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Olympic swimmer wins fight to reverse ban on cap made for Black hair

Alice Dearing says she’s relieved, excited in essay titled ‘Finally, there is no “wrong” hair for swimming’

Alice Dearing of Britain exits the water after finishing the women’s marathon swimming event at the Summer Games in Tokyo. (David Goldman/AP)

Alice Dearing was about to make history in summer 2021 as the first Black woman to swim for Great Britain at the Olympics.

Then, bad news: She couldn’t wear the swim cap she wanted to.

Leading up to the Summer Olympics in Tokyo, Dearing worked with U.K.-based company Soul Cap to promote its signature product — a swim cap designed for Black hair. The year before, the company had applied to swimming’s world governing body, FINA, to approve the cap for international competition. But about a month before Dearing was set to compete in the women’s 10-kilometer marathon swimming event, FINA announced it was banning the cap, saying the design didn’t mold to “the natural form of the head,” the Associated Press reported.

“It frustrated me. It sent the wrong message to swimmers and the world, telling us that the sport can only accommodate a certain version of yourself,” Dearing, the co-founder of the Black Swimming Association, wrote in a recent essay for the Guardian.

But on Friday, the swimming body announced it had reversed its decision by approving the Soul Cap for international competition. Dearing, 25, and the company’s owners said it’s one way that officials can make swimming — a predominantly White sport — more accessible to Black people.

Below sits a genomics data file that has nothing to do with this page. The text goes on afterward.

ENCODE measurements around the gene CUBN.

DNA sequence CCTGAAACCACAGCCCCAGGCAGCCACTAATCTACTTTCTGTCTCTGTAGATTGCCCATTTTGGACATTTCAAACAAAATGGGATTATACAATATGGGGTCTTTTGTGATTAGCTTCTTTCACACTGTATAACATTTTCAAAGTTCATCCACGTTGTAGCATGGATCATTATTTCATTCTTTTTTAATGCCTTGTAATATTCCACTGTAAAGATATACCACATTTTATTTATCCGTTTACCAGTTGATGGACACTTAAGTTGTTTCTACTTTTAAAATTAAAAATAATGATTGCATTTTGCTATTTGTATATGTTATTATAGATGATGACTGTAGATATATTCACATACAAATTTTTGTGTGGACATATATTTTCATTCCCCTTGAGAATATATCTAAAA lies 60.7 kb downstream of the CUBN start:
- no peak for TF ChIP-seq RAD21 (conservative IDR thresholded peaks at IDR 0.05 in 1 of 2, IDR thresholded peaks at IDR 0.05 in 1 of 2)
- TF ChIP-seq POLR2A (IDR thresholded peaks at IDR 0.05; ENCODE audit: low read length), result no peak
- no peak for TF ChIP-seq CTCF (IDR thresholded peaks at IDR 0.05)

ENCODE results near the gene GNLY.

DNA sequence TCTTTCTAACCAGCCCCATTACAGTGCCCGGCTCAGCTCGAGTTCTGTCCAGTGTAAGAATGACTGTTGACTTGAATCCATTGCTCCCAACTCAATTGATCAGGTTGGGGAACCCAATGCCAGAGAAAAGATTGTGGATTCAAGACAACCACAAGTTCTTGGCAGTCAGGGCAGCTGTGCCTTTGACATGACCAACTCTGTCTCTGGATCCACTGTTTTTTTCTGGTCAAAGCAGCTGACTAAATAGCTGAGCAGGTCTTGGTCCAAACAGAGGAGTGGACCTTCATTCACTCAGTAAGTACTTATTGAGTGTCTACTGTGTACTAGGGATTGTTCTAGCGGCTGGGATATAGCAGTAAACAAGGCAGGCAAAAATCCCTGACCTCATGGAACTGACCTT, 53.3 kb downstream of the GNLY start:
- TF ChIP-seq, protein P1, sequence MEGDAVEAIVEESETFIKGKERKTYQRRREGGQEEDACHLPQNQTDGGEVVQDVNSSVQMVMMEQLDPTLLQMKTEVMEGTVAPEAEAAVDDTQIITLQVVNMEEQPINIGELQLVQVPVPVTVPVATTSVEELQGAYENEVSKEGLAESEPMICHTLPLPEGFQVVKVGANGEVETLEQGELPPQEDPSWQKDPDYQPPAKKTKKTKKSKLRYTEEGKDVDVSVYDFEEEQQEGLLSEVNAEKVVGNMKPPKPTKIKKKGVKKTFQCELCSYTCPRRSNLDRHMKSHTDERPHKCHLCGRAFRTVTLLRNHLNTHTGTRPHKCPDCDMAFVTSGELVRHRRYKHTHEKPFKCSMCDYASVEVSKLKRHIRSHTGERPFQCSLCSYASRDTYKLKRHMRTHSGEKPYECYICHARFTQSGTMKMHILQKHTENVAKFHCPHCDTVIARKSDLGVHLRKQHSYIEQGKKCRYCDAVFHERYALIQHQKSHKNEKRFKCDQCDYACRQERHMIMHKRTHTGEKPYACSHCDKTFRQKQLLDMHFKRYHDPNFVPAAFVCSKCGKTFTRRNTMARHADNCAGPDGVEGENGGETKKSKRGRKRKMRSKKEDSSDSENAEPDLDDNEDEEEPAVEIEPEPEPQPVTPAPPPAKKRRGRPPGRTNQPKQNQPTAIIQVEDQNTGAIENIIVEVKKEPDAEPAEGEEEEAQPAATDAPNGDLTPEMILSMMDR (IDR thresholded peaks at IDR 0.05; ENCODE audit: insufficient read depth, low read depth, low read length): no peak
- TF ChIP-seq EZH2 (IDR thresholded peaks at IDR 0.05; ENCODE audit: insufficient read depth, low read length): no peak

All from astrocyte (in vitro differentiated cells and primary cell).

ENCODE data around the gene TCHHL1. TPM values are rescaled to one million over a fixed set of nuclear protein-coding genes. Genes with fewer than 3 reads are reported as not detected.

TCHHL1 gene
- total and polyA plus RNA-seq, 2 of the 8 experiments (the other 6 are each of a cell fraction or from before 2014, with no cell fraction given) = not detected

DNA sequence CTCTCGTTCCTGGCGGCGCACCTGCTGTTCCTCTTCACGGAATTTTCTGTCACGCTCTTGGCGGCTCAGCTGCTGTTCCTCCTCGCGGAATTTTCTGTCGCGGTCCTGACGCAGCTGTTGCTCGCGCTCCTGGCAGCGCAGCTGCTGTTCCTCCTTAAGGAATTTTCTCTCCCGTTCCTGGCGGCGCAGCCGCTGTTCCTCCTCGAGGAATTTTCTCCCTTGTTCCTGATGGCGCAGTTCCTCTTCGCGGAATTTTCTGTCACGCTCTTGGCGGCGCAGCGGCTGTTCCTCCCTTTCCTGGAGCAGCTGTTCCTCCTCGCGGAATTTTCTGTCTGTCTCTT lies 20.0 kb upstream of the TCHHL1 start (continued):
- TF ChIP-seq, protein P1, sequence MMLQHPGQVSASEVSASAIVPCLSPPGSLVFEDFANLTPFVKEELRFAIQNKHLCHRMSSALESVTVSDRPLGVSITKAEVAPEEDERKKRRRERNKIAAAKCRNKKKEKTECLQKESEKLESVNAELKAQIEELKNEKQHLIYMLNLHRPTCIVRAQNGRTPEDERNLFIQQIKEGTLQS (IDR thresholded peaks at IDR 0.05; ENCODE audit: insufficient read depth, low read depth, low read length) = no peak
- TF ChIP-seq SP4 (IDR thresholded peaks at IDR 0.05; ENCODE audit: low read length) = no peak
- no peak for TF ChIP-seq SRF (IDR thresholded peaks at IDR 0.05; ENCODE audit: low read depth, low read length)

Brent Nowicki, FINA’s executive director, told The Washington Post in an email that officials worked with Soul Cap over the past year on the product’s design and that he was “delighted” it had won approval.

“Promoting diversity and inclusivity is at the heart of FINA’s work, and it is very important that all aquatic athletes have access to the appropriate swimwear,” Nowicki said.

In 2017, entrepreneurs Toks Ahmed-Salawudeen and Michael Chapman launched Soul Cap after meeting a Black woman with natural hair who was struggling with her conventional swim cap, the AP reported.

Dearing could relate: “People used to tell me my hair was ‘too big’ for the cap — never that the cap was too small for my hair,” she said in a blog post on the company’s website.

Conventional swim caps have long been an obstacle for swimmers with thick or curly hair, Soul Cap said last week in a statement. Without a cap that fits them properly, some swimmers avoided competitions or left the sport entirely.

In 2020, Ahmed-Salawudeen and Chapman submitted their swim cap for approval to be used in international competition, and in the summer of 2021, FINA rejected their bid, the AP reported. In effectively banning the product from competitive swimming, FINA officials said that the caps weren’t fit for competition because they didn’t follow “the natural form of the head” and that to their “best knowledge, the athletes competing at the international events never used, neither require to use, caps of such size and configuration.”

The rejection “sparked a public discussion around diversity in swimming: about the steps we can take to open up the sport to promote greater accessibility and inclusion at every level,” Soul Cap said on its website.

After the backlash, FINA announced it was reviewing its decision while “understanding the importance of inclusivity and representation,” according to the AP. The governing body also apologized and invited Soul Cap to resubmit its product for consideration, the company said.

That led to the reversal late last week. In her essay for the Guardian, Dearing said she was “relieved and excited” by the news. Hair is “a huge logistical barrier to entering the pool for some communities” and managing her own so that she could swim has been “a difficult and confidence-diminishing part of my career.”

She hopes that’s no longer an issue — not for her and not for future swimmers who want to grow out their natural hair.

“As a black woman and professional swimmer who loves both having her hair braided and wearing it in its natural, afro form, I know just how seismic this change will be,” she said in the Guardian essay, titled “Finally, there is no ‘wrong’ hair for swimming.”